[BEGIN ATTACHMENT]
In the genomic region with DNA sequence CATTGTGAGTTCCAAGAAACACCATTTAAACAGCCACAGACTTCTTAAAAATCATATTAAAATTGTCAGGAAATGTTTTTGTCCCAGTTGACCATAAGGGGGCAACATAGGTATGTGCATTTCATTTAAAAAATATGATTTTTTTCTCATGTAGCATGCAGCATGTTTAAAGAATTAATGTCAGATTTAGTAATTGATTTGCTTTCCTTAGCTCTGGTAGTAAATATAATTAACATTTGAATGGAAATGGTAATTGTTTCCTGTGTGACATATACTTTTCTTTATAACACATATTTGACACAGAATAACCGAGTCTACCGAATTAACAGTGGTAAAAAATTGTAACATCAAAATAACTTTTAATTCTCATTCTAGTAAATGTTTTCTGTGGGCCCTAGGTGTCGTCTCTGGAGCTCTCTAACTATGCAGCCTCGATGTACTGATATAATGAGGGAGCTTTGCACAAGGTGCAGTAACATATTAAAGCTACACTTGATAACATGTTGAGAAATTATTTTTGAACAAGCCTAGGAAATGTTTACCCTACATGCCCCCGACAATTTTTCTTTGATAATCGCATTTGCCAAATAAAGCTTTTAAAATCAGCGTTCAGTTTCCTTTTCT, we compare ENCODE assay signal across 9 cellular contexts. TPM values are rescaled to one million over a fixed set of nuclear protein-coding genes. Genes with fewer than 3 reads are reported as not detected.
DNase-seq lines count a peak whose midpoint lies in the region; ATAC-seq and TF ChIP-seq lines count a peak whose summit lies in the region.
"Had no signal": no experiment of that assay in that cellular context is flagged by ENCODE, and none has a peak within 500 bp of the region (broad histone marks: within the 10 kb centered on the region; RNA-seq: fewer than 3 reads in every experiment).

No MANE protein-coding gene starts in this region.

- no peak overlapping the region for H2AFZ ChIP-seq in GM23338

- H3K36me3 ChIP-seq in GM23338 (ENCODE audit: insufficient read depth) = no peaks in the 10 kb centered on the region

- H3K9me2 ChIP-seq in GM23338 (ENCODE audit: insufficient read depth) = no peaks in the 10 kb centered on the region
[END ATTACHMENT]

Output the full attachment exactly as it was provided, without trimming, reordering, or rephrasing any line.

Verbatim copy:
In the genomic region with DNA sequence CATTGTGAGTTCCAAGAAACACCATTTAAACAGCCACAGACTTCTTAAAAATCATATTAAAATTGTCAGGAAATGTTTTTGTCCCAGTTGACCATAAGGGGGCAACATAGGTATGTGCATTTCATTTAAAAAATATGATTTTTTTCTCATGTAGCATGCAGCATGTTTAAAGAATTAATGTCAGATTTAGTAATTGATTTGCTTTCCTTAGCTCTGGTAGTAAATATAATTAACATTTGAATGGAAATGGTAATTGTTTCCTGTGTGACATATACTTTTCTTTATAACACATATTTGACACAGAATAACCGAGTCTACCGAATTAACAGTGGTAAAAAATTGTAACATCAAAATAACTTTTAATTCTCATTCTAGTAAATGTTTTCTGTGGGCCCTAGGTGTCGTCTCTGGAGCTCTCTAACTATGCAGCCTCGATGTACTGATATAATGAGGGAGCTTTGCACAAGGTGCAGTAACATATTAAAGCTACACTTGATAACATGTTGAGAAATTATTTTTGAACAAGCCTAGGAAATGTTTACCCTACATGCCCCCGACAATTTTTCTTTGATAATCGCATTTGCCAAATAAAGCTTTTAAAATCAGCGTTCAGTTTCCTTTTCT, we compare ENCODE assay signal across 9 cellular contexts. TPM values are rescaled to one million over a fixed set of nuclear protein-coding genes. Genes with fewer than 3 reads are reported as not detected.
DNase-seq lines count a peak whose midpoint lies in the region; ATAC-seq and TF ChIP-seq lines count a peak whose summit lies in the region.
"Had no signal": no experiment of that assay in that cellular context is flagged by ENCODE, and none has a peak within 500 bp of the region (broad histone marks: within the 10 kb centered on the region; RNA-seq: fewer than 3 reads in every experiment).

No MANE protein-coding gene starts in this region.

- no peak overlapping the region for H2AFZ ChIP-seq in GM23338

- H3K36me3 ChIP-seq in GM23338 (ENCODE audit: insufficient read depth) = no peaks in the 10 kb centered on the region

- H3K9me2 ChIP-seq in GM23338 (ENCODE audit: insufficient read depth) = no peaks in the 10 kb centered on the region